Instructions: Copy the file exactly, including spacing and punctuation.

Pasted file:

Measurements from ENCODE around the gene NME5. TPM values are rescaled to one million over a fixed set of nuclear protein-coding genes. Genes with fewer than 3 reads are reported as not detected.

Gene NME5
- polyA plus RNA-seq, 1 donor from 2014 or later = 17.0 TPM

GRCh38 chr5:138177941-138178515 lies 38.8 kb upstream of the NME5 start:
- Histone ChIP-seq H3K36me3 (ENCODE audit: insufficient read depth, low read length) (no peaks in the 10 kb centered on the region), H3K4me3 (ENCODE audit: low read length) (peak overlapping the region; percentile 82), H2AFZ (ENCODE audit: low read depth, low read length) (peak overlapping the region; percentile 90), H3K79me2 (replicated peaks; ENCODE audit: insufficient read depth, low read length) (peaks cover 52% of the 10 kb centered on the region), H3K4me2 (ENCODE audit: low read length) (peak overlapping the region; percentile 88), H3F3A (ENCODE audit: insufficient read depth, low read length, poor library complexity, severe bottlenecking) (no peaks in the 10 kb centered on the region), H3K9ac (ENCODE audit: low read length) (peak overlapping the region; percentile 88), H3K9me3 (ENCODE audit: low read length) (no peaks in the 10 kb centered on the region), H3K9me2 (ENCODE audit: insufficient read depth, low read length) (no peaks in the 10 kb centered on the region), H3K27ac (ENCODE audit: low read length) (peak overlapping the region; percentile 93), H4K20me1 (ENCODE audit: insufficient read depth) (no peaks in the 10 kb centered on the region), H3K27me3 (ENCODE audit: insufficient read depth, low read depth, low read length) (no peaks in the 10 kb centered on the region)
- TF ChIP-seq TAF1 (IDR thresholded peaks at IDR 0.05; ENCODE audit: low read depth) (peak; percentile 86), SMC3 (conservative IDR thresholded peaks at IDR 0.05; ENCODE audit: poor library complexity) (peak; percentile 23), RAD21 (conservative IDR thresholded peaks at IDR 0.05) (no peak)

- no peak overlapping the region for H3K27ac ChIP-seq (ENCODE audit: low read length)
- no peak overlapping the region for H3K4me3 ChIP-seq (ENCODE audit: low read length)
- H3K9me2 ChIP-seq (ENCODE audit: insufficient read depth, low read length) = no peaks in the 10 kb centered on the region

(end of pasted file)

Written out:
Measurements from ENCODE around the gene NME5. TPM values are rescaled to one million over a fixed set of nuclear protein-coding genes. Genes with fewer than 3 reads are reported as not detected.

Gene NME5
- polyA plus RNA-seq, 1 donor from 2014 or later = 17.0 TPM

GRCh38 chr5:138177941-138178515 lies 38.8 kb upstream of the NME5 start:
- Histone ChIP-seq H3K36me3 (ENCODE audit: insufficient read depth, low read length) (no peaks in the 10 kb centered on the region), H3K4me3 (ENCODE audit: low read length) (peak overlapping the region; percentile 82), H2AFZ (ENCODE audit: low read depth, low read length) (peak overlapping the region; percentile 90), H3K79me2 (replicated peaks; ENCODE audit: insufficient read depth, low read length) (peaks cover 52% of the 10 kb centered on the region), H3K4me2 (ENCODE audit: low read length) (peak overlapping the region; percentile 88), H3F3A (ENCODE audit: insufficient read depth, low read length, poor library complexity, severe bottlenecking) (no peaks in the 10 kb centered on the region), H3K9ac (ENCODE audit: low read length) (peak overlapping the region; percentile 88), H3K9me3 (ENCODE audit: low read length) (no peaks in the 10 kb centered on the region), H3K9me2 (ENCODE audit: insufficient read depth, low read length) (no peaks in the 10 kb centered on the region), H3K27ac (ENCODE audit: low read length) (peak overlapping the region; percentile 93), H4K20me1 (ENCODE audit: insufficient read depth) (no peaks in the 10 kb centered on the region), H3K27me3 (ENCODE audit: insufficient read depth, low read depth, low read length) (no peaks in the 10 kb centered on the region)
- TF ChIP-seq TAF1 (IDR thresholded peaks at IDR 0.05; ENCODE audit: low read depth) (peak; percentile 86), SMC3 (conservative IDR thresholded peaks at IDR 0.05; ENCODE audit: poor library complexity) (peak; percentile 23), RAD21 (conservative IDR thresholded peaks at IDR 0.05) (no peak)

- no peak overlapping the region for H3K27ac ChIP-seq (ENCODE audit: low read length)
- no peak overlapping the region for H3K4me3 ChIP-seq (ENCODE audit: low read length)
- H3K9me2 ChIP-seq (ENCODE audit: insufficient read depth, low read length) = no peaks in the 10 kb centered on the region